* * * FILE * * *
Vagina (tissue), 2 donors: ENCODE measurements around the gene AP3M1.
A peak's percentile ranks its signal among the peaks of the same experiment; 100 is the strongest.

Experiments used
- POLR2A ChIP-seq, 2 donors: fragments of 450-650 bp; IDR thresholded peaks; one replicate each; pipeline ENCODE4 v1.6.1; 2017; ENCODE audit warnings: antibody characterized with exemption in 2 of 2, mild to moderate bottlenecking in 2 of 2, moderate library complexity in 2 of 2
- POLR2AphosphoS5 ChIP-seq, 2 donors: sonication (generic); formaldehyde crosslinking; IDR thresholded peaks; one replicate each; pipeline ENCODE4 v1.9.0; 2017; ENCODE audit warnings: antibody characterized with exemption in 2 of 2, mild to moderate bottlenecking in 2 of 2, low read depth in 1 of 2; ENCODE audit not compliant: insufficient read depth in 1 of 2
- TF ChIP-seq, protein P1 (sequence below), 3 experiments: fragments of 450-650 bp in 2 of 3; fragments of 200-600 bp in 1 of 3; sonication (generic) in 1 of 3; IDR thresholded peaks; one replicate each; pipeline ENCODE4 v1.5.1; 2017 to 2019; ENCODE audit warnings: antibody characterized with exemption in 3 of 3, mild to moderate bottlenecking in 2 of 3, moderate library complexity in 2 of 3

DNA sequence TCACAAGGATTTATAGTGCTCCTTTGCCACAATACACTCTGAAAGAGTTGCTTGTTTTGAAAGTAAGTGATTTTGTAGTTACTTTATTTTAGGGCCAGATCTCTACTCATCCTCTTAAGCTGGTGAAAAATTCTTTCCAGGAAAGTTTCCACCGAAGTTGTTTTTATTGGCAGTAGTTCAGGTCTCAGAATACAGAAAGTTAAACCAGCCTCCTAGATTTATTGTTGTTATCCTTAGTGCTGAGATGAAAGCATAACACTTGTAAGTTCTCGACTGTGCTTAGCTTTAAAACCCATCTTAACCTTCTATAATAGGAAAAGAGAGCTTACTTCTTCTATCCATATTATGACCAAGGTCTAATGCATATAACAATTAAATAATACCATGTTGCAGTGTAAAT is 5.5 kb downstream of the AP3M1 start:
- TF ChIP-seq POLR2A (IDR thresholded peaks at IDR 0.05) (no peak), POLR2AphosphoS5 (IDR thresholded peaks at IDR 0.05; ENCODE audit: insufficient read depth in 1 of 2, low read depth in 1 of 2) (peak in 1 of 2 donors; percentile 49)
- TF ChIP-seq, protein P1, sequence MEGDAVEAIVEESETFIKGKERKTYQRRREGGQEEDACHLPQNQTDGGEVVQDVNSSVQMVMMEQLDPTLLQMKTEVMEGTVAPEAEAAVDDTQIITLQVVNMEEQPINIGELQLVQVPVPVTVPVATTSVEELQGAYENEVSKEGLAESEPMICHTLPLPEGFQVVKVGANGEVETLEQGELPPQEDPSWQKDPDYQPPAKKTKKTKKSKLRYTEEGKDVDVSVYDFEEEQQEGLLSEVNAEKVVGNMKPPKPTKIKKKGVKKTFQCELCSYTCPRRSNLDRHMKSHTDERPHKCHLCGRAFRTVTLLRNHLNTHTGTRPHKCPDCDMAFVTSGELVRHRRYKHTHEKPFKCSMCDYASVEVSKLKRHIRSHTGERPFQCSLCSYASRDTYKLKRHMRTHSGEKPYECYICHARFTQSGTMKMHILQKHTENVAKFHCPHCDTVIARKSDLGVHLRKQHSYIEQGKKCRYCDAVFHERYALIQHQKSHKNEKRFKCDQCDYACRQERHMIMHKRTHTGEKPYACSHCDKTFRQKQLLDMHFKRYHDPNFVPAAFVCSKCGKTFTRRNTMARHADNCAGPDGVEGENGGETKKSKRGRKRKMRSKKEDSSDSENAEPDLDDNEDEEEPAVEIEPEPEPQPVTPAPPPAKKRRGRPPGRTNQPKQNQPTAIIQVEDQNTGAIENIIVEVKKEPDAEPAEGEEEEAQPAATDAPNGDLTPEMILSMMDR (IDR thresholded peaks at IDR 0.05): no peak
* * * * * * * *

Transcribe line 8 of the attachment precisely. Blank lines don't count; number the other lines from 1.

- TF ChIP-seq POLR2A (IDR thresholded peaks at IDR 0.05) (no peak), POLR2AphosphoS5 (IDR thresholded peaks at IDR 0.05; ENCODE audit: insufficient read depth in 1 of 2, low read depth in 1 of 2) (peak in 1 of 2 donors; percentile 49)